Night at the Museum: Secret of the Tomb

Posted on December 18, 2014 at 5:23 pm

Lowest Recommended Age: 4th - 6th Grades
MPAA Rating: Rated PG for mild action, some rude humor and brief language
Profanity: Brief schoolyard language
Alcohol/ Drugs: None
Violence/ Scariness: Comic peril and violence
Diversity Issues: None
Date Released to Theaters: December 19, 2014
Date Released to DVD: March 9, 2015 ASIN: B00SSI2PKO
Copyright 2014 Twentieth Century Fox
Copyright 2014 Twentieth Century Fox

Fans of the first two “Night at the Museum” films will like this one because it is pretty much the same film. They go to another museum, this time the British Museum in London, and the exhibits come to life and create chaos. The good news: it’s a zippy 90 minutes. The bad news: way too many of those minutes involve a peeing monkey.

The most popular characters from the earlier films are back, including the late Robin Williams in an especially poignant role as Teddy Roosevelt and the late Mickey Rooney as a retired museum guard. Dick Van Dyke almost steals the movie in a brief appearance showing that he can still get down and boogie.

But once again the focus of the story is on Larry (Ben Stiller), museum security guard turned wrangler of the exhibit figures when they come to life at night. The museum director, Dr. McPhee (Ricky Gervais), thinks that Larry has created some sort of special effects, but when a fundraising gala is held at the museum after dark so the guests can marvel at what they think is some kind of animatronic display things go very wrong. The ancient Egyptian tablet that creates the magic is becoming corroded and the result is like a corrupted computer code. The exhibits go wild, and the director is fired.

Young Egyptian King Ahkmenrah (the terrific Rami Malek) says that the only way to figure out what is wrong with the tablet is to take it to his parents, who are exhibits at the British Museum. With Dr. McPhee’s help, Larry brings Ahkmenrah to the British Museum for “conservation.” Once he arrives, he finds that there are some stowaways — Teddy Roosevelt and Sacajawea (the lovely, elegant Mizuo Peck), a prehistoric man who looks very familiar (Stiller again as Laa), Dexter the monkey, and our fierce little toy soldier-sized friends Octavius the Roman centaurian (Steve Coogan) and Jedediah the cowboy (Owen Wilson).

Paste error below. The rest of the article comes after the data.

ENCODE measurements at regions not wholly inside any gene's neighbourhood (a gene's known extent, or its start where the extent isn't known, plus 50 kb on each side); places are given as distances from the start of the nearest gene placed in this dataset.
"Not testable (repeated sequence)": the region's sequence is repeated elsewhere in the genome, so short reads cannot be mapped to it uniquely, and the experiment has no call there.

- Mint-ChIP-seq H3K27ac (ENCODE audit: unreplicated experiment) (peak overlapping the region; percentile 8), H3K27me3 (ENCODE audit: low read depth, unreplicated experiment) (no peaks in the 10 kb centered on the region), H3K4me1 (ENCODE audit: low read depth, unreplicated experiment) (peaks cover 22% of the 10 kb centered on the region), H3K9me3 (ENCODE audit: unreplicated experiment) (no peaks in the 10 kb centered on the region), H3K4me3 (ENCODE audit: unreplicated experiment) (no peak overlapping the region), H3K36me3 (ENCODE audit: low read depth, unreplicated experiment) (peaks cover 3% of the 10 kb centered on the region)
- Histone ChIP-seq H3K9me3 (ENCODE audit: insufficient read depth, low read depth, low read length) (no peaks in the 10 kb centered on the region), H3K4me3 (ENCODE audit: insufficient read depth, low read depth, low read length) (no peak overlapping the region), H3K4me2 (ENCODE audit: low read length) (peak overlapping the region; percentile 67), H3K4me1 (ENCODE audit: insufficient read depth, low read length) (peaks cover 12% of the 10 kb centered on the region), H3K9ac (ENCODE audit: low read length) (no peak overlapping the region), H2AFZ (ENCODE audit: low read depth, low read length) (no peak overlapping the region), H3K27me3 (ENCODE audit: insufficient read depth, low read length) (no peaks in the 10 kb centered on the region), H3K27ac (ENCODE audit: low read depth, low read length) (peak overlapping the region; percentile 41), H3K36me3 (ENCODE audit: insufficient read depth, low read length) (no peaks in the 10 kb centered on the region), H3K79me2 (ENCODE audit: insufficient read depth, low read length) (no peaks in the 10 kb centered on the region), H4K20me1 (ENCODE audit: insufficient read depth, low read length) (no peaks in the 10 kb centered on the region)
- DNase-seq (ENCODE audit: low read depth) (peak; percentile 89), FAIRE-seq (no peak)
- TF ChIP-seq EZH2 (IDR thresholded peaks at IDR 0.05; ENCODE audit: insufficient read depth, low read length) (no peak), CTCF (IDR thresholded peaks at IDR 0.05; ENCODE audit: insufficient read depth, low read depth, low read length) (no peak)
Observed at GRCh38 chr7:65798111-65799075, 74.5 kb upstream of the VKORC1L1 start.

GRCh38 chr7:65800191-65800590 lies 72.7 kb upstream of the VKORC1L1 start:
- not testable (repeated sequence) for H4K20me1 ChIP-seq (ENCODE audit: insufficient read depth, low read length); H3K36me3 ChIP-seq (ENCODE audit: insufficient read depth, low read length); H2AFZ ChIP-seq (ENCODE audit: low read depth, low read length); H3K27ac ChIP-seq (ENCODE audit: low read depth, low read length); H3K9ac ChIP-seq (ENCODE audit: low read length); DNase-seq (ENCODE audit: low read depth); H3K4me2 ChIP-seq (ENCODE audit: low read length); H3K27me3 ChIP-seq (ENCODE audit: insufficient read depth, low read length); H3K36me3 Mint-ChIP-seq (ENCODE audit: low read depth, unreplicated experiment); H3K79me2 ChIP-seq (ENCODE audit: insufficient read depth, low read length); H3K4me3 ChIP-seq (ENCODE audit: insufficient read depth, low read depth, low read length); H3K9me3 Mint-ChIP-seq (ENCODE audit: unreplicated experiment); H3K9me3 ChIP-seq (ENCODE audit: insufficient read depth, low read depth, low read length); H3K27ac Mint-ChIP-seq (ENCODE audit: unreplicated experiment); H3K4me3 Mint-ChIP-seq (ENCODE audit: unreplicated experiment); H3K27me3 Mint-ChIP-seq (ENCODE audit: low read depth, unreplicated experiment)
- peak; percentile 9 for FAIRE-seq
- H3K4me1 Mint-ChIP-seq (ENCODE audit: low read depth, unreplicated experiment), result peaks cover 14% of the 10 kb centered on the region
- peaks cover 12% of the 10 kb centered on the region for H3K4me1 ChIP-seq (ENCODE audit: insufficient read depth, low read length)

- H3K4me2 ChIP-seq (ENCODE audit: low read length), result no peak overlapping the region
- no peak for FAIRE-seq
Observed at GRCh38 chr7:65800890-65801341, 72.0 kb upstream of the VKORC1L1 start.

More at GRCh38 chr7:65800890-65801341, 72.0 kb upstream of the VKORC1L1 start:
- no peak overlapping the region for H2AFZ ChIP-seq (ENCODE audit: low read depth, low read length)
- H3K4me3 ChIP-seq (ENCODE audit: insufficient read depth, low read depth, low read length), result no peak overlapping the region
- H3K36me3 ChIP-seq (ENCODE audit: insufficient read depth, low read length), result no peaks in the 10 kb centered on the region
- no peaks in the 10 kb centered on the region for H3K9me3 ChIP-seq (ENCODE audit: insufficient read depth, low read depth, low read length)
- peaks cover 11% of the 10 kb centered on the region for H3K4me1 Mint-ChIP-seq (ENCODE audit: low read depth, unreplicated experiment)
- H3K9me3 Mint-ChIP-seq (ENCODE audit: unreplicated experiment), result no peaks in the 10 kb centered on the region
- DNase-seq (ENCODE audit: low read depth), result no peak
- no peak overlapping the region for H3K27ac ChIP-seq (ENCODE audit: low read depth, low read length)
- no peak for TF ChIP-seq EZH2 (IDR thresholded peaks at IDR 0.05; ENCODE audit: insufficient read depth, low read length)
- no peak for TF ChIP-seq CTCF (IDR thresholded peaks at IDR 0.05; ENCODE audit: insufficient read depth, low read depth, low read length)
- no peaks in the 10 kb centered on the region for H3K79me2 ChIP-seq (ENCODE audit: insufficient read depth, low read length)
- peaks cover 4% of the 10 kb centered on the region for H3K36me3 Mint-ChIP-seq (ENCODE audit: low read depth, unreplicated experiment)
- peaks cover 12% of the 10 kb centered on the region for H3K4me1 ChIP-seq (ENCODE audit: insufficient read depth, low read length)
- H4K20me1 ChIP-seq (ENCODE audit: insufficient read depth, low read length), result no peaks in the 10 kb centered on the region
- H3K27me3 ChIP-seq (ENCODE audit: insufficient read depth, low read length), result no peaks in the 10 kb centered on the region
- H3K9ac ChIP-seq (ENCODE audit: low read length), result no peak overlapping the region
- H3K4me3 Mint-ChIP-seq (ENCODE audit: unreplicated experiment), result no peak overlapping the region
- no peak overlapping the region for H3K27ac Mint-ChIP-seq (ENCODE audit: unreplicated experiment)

Ahkmenrah is reunited with his parents (Sir Ben Kingsley and Anjali Jay) who explain the problem — like an iPhone, the tablet need to be recharged. All it needs is moonlight, but getting it there in time is a problem, especially when it is stolen by a very confused Sir Lancelot (“Downton Abbey’s” Dan Stevens). Lots of hijinks and slapstick stunts ensue, with a highlight being entry into a vertiginous M.C. Escher drawing.

There are Muppet Movie’s worth of guest appearances, including Rebel Wilson riffing as a security guard. It zips along briskly, not wasting any time in this episode on any kind of love interest for Larry, though there is a dreary detour about Larry’s high school senior son (Skyler Gisondo taking over for Nick Daley) not wanting to go to college. We’re there for the stunts and special effects, and mostly for the dream that maybe some night at some museum, it does all come to life.

Parents should know that this movie includes comic/fantasy peril. Some characters appear to be hurt but are fine. There is also potty humor and brief schoolyard language.

Family discussion: Do you agree with Nick’s decision about the tablet? Which museum would you like to see come to life and why?

If you like this, try: the first two movies — and read about the real legends and histories of Theodore Roosevelt, Camelot, Sacajawea, ancient Egypt, and M.C. Escher.  And visit your local museum to imagine your own adventures.

Related Tags:


Action/Adventure Comedy DVD/Blu-Ray Pick of the Week Fantasy Series/Sequel